In his five seasons, Lyles has never been a consistent starter until 2019-20. In Utah, he was behind Derrick Favors and Rudy Gobert and behind Nikola Jokic in Denver. While he started the majority of the year in San Antonio prior to the suspension of the NBA season, his numbers were down due to the presence of LaMarcus Aldridge. Unfortunately, Lyles won’t play in the restart since he is recovering for an appendectomy.
It’s unfair to write off Lyles as the wrong pick at No. 12 when he hasn’t really gotten his chance to be a starter and player a lot of minutes — he’s never averaged more than 20.2 in a season. Lyles has the games of a modern big, standing at 6’9 and shooting the three-ball at roughly 38%. As for the other two players drafted by San Antonio, neither of them played a game in the NBA.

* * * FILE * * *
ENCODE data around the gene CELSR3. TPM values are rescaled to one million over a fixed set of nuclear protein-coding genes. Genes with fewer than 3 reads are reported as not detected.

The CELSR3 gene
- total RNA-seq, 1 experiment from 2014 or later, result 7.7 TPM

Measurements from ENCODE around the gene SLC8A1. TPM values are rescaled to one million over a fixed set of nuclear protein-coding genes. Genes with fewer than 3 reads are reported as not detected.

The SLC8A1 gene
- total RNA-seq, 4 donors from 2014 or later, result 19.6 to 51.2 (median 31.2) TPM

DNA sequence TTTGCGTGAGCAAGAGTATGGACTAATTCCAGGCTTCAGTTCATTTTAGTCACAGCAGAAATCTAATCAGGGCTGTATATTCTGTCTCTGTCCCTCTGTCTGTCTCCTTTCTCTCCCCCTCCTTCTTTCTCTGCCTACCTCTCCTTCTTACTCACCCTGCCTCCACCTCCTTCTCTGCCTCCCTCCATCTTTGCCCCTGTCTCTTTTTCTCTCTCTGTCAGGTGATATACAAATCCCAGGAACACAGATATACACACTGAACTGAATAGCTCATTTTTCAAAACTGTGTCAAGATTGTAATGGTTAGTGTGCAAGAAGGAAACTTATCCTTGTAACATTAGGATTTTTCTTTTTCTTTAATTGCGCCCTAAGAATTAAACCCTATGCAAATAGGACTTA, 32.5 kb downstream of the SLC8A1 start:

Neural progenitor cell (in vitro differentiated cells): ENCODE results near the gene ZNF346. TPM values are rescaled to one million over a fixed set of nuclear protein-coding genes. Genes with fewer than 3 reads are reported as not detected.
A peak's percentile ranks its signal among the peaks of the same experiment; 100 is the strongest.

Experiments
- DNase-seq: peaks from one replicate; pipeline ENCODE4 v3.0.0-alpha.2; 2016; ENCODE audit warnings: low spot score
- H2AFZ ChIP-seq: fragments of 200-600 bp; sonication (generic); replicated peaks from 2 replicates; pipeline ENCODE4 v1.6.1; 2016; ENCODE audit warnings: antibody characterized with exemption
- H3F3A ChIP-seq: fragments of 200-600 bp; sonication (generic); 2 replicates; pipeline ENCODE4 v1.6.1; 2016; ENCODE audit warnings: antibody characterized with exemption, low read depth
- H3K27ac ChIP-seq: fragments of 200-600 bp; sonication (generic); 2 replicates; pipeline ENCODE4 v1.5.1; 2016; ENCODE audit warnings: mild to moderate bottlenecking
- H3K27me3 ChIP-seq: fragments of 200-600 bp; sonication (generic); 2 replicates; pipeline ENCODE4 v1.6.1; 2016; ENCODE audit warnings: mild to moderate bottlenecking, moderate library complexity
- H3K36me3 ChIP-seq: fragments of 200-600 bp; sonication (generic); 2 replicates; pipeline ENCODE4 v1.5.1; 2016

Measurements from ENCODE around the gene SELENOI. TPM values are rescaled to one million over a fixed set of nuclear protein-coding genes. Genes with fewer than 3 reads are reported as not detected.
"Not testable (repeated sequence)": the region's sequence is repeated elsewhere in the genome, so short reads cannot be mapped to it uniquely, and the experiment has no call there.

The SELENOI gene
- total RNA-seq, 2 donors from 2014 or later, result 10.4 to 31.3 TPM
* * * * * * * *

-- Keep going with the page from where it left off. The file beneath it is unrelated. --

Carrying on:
Grade: C+ | Lyles hasn’t been incredibly productive, yet. But giving Utah a high grade also wouldn’t be the right call. In two years, maybe this grade is much better. But for now, a C+ is appropriate.
Picks: Devin Booker (No. 13), Andrew Harrison (No. 44)
Booker is the biggest surprise of this draft. While his college stats are a little misleading due to the nature of the Kentucky team in 2014-15, Booker didn’t start a game, averaged 10 points and was the Sixth Man of the Year in the SEC. It’s not that he had been written off as an NBA scorer, but it certainly wasn’t likely he’d become the player who is averaging 26.1 points, 6.6 assists and 4.2 rebounds in 2020.
Booker is second in points and assists in this draft class and is the best pure scorer of the group. It’s yet to be seen if he’ll ever do it for a good basketball team or if he’ll be a good stats, bad team guy for his entire career. However, one thing is indisputable: Booker can score, and he can do it in bunches.
Grade: A+ | Harrison, Booker’s teammate at Kentucky, had a three year NBA career, but the story here is Booker.
Oklahoma City Thunder
Picks: Cameron Payne (No. 14), Dakari Johnson (No. 48)